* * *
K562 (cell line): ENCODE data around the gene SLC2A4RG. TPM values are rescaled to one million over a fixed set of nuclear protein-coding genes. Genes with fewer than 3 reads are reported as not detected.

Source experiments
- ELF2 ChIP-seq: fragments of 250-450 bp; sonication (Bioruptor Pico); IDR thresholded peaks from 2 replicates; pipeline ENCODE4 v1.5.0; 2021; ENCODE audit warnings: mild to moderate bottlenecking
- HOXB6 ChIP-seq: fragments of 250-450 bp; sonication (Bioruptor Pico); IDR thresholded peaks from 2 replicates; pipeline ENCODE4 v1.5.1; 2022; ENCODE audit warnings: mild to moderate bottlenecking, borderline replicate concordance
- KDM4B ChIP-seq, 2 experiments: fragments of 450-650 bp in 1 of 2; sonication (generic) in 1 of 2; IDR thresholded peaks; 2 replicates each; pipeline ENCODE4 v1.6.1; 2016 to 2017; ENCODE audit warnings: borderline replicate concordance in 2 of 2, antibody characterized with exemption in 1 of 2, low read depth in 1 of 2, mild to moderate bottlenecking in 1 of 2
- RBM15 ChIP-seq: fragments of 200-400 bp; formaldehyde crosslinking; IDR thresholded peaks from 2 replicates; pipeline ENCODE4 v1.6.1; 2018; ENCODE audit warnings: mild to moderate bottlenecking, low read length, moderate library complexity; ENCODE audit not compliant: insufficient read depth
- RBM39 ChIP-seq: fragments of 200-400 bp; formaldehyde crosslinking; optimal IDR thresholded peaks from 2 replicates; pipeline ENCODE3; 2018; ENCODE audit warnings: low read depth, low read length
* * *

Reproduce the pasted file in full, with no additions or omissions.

K562 (cell line): ENCODE data around the gene SLC2A4RG. TPM values are rescaled to one million over a fixed set of nuclear protein-coding genes. Genes with fewer than 3 reads are reported as not detected.

Source experiments
- ELF2 ChIP-seq: fragments of 250-450 bp; sonication (Bioruptor Pico); IDR thresholded peaks from 2 replicates; pipeline ENCODE4 v1.5.0; 2021; ENCODE audit warnings: mild to moderate bottlenecking
- HOXB6 ChIP-seq: fragments of 250-450 bp; sonication (Bioruptor Pico); IDR thresholded peaks from 2 replicates; pipeline ENCODE4 v1.5.1; 2022; ENCODE audit warnings: mild to moderate bottlenecking, borderline replicate concordance
- KDM4B ChIP-seq, 2 experiments: fragments of 450-650 bp in 1 of 2; sonication (generic) in 1 of 2; IDR thresholded peaks; 2 replicates each; pipeline ENCODE4 v1.6.1; 2016 to 2017; ENCODE audit warnings: borderline replicate concordance in 2 of 2, antibody characterized with exemption in 1 of 2, low read depth in 1 of 2, mild to moderate bottlenecking in 1 of 2
- RBM15 ChIP-seq: fragments of 200-400 bp; formaldehyde crosslinking; IDR thresholded peaks from 2 replicates; pipeline ENCODE4 v1.6.1; 2018; ENCODE audit warnings: mild to moderate bottlenecking, low read length, moderate library complexity; ENCODE audit not compliant: insufficient read depth
- RBM39 ChIP-seq: fragments of 200-400 bp; formaldehyde crosslinking; optimal IDR thresholded peaks from 2 replicates; pipeline ENCODE3; 2018; ENCODE audit warnings: low read depth, low read length